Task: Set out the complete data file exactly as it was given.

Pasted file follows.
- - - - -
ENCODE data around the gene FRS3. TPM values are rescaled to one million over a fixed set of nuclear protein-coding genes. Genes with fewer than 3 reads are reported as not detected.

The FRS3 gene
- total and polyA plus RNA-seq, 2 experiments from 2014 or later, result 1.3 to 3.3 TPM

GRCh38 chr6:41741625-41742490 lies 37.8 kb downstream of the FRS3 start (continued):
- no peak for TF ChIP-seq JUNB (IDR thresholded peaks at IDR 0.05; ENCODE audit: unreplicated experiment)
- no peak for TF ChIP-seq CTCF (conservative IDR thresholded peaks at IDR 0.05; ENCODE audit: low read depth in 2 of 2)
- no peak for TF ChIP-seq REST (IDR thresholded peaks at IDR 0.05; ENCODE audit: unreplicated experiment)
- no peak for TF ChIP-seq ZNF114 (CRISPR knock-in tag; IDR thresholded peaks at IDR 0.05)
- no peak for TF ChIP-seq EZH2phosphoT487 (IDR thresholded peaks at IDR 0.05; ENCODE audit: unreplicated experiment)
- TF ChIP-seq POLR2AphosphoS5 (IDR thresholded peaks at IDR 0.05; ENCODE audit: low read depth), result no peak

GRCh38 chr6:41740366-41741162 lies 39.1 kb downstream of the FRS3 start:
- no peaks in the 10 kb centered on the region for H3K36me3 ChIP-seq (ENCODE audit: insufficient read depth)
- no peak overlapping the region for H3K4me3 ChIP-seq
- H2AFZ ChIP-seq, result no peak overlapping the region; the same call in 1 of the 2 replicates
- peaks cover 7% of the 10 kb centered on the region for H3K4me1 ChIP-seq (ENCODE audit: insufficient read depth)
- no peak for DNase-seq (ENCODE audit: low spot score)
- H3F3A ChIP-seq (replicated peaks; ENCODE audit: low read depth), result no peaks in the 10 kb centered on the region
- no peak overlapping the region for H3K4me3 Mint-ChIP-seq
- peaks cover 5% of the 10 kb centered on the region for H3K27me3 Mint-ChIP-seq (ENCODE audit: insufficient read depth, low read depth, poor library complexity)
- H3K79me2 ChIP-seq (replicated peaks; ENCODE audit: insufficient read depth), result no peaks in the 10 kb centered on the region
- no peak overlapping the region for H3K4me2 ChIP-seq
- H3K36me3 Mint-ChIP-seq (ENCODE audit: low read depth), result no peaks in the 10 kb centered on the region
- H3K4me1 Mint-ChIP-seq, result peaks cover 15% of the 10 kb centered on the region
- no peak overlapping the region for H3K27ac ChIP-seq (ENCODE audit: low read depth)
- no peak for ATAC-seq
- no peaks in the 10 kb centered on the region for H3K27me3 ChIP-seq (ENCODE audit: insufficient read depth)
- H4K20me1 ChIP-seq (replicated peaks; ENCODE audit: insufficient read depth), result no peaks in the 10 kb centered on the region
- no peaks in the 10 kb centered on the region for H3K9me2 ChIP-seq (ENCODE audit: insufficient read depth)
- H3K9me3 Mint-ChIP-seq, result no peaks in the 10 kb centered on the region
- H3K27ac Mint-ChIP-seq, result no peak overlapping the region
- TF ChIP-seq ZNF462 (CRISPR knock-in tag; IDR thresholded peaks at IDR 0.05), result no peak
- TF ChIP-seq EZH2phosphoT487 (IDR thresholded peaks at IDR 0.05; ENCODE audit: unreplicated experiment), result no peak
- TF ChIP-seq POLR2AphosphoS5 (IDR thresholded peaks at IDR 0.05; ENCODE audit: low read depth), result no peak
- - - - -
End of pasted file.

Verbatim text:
ENCODE data around the gene FRS3. TPM values are rescaled to one million over a fixed set of nuclear protein-coding genes. Genes with fewer than 3 reads are reported as not detected.

The FRS3 gene
- total and polyA plus RNA-seq, 2 experiments from 2014 or later, result 1.3 to 3.3 TPM

GRCh38 chr6:41741625-41742490 lies 37.8 kb downstream of the FRS3 start (continued):
- no peak for TF ChIP-seq JUNB (IDR thresholded peaks at IDR 0.05; ENCODE audit: unreplicated experiment)
- no peak for TF ChIP-seq CTCF (conservative IDR thresholded peaks at IDR 0.05; ENCODE audit: low read depth in 2 of 2)
- no peak for TF ChIP-seq REST (IDR thresholded peaks at IDR 0.05; ENCODE audit: unreplicated experiment)
- no peak for TF ChIP-seq ZNF114 (CRISPR knock-in tag; IDR thresholded peaks at IDR 0.05)
- no peak for TF ChIP-seq EZH2phosphoT487 (IDR thresholded peaks at IDR 0.05; ENCODE audit: unreplicated experiment)
- TF ChIP-seq POLR2AphosphoS5 (IDR thresholded peaks at IDR 0.05; ENCODE audit: low read depth), result no peak

GRCh38 chr6:41740366-41741162 lies 39.1 kb downstream of the FRS3 start:
- no peaks in the 10 kb centered on the region for H3K36me3 ChIP-seq (ENCODE audit: insufficient read depth)
- no peak overlapping the region for H3K4me3 ChIP-seq
- H2AFZ ChIP-seq, result no peak overlapping the region; the same call in 1 of the 2 replicates
- peaks cover 7% of the 10 kb centered on the region for H3K4me1 ChIP-seq (ENCODE audit: insufficient read depth)
- no peak for DNase-seq (ENCODE audit: low spot score)
- H3F3A ChIP-seq (replicated peaks; ENCODE audit: low read depth), result no peaks in the 10 kb centered on the region
- no peak overlapping the region for H3K4me3 Mint-ChIP-seq
- peaks cover 5% of the 10 kb centered on the region for H3K27me3 Mint-ChIP-seq (ENCODE audit: insufficient read depth, low read depth, poor library complexity)
- H3K79me2 ChIP-seq (replicated peaks; ENCODE audit: insufficient read depth), result no peaks in the 10 kb centered on the region
- no peak overlapping the region for H3K4me2 ChIP-seq
- H3K36me3 Mint-ChIP-seq (ENCODE audit: low read depth), result no peaks in the 10 kb centered on the region
- H3K4me1 Mint-ChIP-seq, result peaks cover 15% of the 10 kb centered on the region
- no peak overlapping the region for H3K27ac ChIP-seq (ENCODE audit: low read depth)
- no peak for ATAC-seq
- no peaks in the 10 kb centered on the region for H3K27me3 ChIP-seq (ENCODE audit: insufficient read depth)
- H4K20me1 ChIP-seq (replicated peaks; ENCODE audit: insufficient read depth), result no peaks in the 10 kb centered on the region
- no peaks in the 10 kb centered on the region for H3K9me2 ChIP-seq (ENCODE audit: insufficient read depth)
- H3K9me3 Mint-ChIP-seq, result no peaks in the 10 kb centered on the region
- H3K27ac Mint-ChIP-seq, result no peak overlapping the region
- TF ChIP-seq ZNF462 (CRISPR knock-in tag; IDR thresholded peaks at IDR 0.05), result no peak
- TF ChIP-seq EZH2phosphoT487 (IDR thresholded peaks at IDR 0.05; ENCODE audit: unreplicated experiment), result no peak
- TF ChIP-seq POLR2AphosphoS5 (IDR thresholded peaks at IDR 0.05; ENCODE audit: low read depth), result no peak